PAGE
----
copenhagen-based firm MAP architects has installed an observational staircase within a 700 year-old medieval ruin, making it fully accessible to the public for the first time in centuries. offering a completely new spatial experience, the intervention allows visitors to enter and climb ‘kalø castle’, a historical set of ruins in eastern jutland, 20 kilometers from the danish city of aarhus.

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‘kalø castle’ is an historical set of ruins in eastern jutland
image by bjørn pierri enevoldsen (main image by david a. garcia)

 

 

MAP architects’ design permits visitors to both perceive the building’s archaeological layers, and take in views of the surrounding landscape. nationally revered as a major tourist attraction, ‘kalø castle’ is a three-storey brick tower that has remained empty for centuries. a zig-zagging staircase — only visible from inside the structure — spirals upwards, leading to existing openings in the façade and balconies that permit sweeping views.

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the staircase makes the structure accessible to the public for the first time in centuries
image by david a. garcia

 

 

the scheme seeks to immerse the public in the medieval building’s archaeological layers, while simultaneously allowing visitors to ‘levitate’ above the landscape. given that the site is archaeological, supporting the structure with the few anchor points available was a considerable challenge. ‘while being minimal in its detail, the staircase creates an intricate space within the cubic emptiness, culminating at its top open to the sky,’ explain the architects.

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the zig-zagging staircase spirals upwards, leading to existing openings in the building’s façade
image by david a. garcia

 

 

MAP architects used a portable 3D scanner to obtain a digital scan of every single brick, meaning that tolerances could be reduced to a minimum. ‘by the constant shift of landing size, step and rise ratios, the design of a continuous handrail without height variations was achieved, greatly reducing the formal and visual clutter,’ says the team.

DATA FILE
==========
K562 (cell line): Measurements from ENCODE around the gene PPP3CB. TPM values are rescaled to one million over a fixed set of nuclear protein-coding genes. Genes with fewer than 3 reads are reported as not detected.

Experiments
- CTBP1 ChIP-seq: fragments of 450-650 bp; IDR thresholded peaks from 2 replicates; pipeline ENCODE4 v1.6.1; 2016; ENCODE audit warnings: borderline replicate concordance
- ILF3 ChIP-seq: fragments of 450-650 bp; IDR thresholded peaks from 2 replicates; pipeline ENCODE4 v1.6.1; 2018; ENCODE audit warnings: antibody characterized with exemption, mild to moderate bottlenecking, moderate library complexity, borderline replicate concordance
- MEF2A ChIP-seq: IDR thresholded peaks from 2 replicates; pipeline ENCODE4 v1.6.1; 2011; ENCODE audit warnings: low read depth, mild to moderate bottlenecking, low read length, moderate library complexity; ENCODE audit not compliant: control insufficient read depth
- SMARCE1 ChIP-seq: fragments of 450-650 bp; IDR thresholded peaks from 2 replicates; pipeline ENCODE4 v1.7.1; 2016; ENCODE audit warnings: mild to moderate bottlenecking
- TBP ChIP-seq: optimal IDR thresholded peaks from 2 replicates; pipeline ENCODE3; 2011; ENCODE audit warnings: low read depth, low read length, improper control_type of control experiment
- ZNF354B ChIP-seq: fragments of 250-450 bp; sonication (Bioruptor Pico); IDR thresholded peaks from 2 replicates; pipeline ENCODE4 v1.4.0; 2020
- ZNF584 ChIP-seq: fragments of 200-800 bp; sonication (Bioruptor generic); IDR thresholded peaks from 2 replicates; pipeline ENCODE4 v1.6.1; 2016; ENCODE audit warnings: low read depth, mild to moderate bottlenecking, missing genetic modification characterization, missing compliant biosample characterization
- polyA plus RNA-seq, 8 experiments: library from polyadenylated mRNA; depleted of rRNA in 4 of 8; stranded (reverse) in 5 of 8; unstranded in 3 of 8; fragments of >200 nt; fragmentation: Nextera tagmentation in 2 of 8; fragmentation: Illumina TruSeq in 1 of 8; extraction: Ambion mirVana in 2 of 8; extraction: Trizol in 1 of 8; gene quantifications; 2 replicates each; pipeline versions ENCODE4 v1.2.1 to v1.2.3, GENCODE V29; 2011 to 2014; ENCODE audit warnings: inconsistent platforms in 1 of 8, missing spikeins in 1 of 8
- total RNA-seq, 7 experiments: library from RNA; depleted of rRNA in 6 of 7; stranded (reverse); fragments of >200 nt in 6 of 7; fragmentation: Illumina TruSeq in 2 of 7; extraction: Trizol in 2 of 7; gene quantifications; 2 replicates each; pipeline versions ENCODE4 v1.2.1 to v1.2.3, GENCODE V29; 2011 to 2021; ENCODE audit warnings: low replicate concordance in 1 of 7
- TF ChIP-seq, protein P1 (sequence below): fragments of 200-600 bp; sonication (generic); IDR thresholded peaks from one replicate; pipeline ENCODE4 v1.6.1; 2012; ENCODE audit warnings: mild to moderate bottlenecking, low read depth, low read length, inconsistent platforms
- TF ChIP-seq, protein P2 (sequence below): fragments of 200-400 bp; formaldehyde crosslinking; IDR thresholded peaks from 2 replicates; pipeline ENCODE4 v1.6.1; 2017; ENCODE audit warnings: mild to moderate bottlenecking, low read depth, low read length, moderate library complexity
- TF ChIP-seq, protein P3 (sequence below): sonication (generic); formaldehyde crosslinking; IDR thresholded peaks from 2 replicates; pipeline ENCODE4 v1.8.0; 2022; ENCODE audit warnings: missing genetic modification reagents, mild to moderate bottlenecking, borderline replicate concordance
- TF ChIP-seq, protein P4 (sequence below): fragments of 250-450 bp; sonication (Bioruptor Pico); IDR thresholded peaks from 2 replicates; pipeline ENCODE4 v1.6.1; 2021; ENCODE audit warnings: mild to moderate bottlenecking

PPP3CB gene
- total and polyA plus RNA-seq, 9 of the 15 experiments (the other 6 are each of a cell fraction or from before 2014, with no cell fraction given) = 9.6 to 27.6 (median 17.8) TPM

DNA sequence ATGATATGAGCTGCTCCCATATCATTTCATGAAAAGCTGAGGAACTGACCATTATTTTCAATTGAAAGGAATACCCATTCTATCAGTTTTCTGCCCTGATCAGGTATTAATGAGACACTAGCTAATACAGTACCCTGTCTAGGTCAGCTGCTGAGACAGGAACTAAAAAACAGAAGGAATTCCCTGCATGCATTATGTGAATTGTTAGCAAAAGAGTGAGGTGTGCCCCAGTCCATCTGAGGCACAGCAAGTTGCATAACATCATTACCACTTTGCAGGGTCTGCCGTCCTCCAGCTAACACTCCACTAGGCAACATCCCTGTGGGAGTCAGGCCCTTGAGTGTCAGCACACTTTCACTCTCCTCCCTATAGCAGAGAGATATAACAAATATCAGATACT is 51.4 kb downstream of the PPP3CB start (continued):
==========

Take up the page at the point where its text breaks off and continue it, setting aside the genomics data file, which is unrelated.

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balconies permit sweeping views across the surrounding landscape
image by david a. garcia

 

 

the staircase itself is based on a steel frame construction. clad in ash wood, the structure has been heat-treated to maximize durability for up to 60 years without the need for paint. the metal stairs and handrail are painted in a matte black finish to protect them against the coastal site’s harsh weather conditions. in order to minimize damage to the monument, the intervention is only supported by the ruin at four key points.

MAP-architects-kalo-tower-visitor-access-observatory-denmark-designboom-02
the scheme seeks to immerse the public in the medieval structure’s archaeological layers
image by bjørn pierri enevoldsen

MAP-architects-kalo-tower-visitor-access-observatory-denmark-designboom-02
the design team was able to create a continuous handrail
image by bjørn pierri enevoldsen

MAP-architects-kalo-tower-visitor-access-observatory-denmark-designboom-02
balconies protrude outside of the building’s brick walls 
image by bjørn pierri enevoldsen

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the intervention allows visitors to enter and climb the castle
image by david a. garcia

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the site is located 20 kilometers outside the danish city of aarhus
image by david a. garcia

 

 

project info:

 

name: kalø tower visitor access / kalø slotsruin besøgs adgang
location: rønde, denmark
design: 2013
construction: 2015-2016
client: naturstyrelsen/danish ministry of the environment
site area: tower: 145 sqm, parking and recreation area: 2,654 sqm
total gross floor area: stair in tower: 38 sqm, parking and recreation area: 2654 sqm

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  • After the installation of the staircase and observe the whole set, are you seeing a medieval ruin or a piece of contemporary architecture?

    sebastian says:

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